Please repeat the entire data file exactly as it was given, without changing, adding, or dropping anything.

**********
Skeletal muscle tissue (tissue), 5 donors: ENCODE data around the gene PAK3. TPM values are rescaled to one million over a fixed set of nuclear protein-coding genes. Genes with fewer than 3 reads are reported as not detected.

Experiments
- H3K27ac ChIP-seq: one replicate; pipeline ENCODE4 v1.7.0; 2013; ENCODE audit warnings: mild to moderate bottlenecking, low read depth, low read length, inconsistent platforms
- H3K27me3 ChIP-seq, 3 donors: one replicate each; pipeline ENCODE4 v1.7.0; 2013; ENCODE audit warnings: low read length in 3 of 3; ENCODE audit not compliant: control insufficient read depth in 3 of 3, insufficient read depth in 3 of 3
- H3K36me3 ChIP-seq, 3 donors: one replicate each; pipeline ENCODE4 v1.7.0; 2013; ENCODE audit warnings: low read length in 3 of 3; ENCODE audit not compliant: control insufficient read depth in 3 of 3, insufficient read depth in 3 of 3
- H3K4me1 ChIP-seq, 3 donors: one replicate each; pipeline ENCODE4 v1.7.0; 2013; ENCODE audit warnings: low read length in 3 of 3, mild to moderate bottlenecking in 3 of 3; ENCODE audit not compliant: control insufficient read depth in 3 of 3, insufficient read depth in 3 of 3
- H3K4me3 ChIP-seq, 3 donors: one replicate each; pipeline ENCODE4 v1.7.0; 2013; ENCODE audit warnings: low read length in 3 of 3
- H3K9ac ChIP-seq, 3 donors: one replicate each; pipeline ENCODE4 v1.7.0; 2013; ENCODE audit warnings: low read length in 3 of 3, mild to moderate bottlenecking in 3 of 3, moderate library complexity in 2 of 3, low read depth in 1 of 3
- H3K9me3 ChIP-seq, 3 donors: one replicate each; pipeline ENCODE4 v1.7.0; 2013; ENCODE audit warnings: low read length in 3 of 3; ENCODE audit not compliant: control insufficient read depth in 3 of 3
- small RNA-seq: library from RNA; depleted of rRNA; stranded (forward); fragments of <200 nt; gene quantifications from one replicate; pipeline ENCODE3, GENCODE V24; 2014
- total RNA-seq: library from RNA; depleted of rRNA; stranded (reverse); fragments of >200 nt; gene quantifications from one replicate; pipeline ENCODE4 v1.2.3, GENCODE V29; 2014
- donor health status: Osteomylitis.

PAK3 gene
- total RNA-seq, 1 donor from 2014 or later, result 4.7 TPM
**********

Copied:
Skeletal muscle tissue (tissue), 5 donors: ENCODE data around the gene PAK3. TPM values are rescaled to one million over a fixed set of nuclear protein-coding genes. Genes with fewer than 3 reads are reported as not detected.

Experiments
- H3K27ac ChIP-seq: one replicate; pipeline ENCODE4 v1.7.0; 2013; ENCODE audit warnings: mild to moderate bottlenecking, low read depth, low read length, inconsistent platforms
- H3K27me3 ChIP-seq, 3 donors: one replicate each; pipeline ENCODE4 v1.7.0; 2013; ENCODE audit warnings: low read length in 3 of 3; ENCODE audit not compliant: control insufficient read depth in 3 of 3, insufficient read depth in 3 of 3
- H3K36me3 ChIP-seq, 3 donors: one replicate each; pipeline ENCODE4 v1.7.0; 2013; ENCODE audit warnings: low read length in 3 of 3; ENCODE audit not compliant: control insufficient read depth in 3 of 3, insufficient read depth in 3 of 3
- H3K4me1 ChIP-seq, 3 donors: one replicate each; pipeline ENCODE4 v1.7.0; 2013; ENCODE audit warnings: low read length in 3 of 3, mild to moderate bottlenecking in 3 of 3; ENCODE audit not compliant: control insufficient read depth in 3 of 3, insufficient read depth in 3 of 3
- H3K4me3 ChIP-seq, 3 donors: one replicate each; pipeline ENCODE4 v1.7.0; 2013; ENCODE audit warnings: low read length in 3 of 3
- H3K9ac ChIP-seq, 3 donors: one replicate each; pipeline ENCODE4 v1.7.0; 2013; ENCODE audit warnings: low read length in 3 of 3, mild to moderate bottlenecking in 3 of 3, moderate library complexity in 2 of 3, low read depth in 1 of 3
- H3K9me3 ChIP-seq, 3 donors: one replicate each; pipeline ENCODE4 v1.7.0; 2013; ENCODE audit warnings: low read length in 3 of 3; ENCODE audit not compliant: control insufficient read depth in 3 of 3
- small RNA-seq: library from RNA; depleted of rRNA; stranded (forward); fragments of <200 nt; gene quantifications from one replicate; pipeline ENCODE3, GENCODE V24; 2014
- total RNA-seq: library from RNA; depleted of rRNA; stranded (reverse); fragments of >200 nt; gene quantifications from one replicate; pipeline ENCODE4 v1.2.3, GENCODE V29; 2014
- donor health status: Osteomylitis.

PAK3 gene
- total RNA-seq, 1 donor from 2014 or later, result 4.7 TPM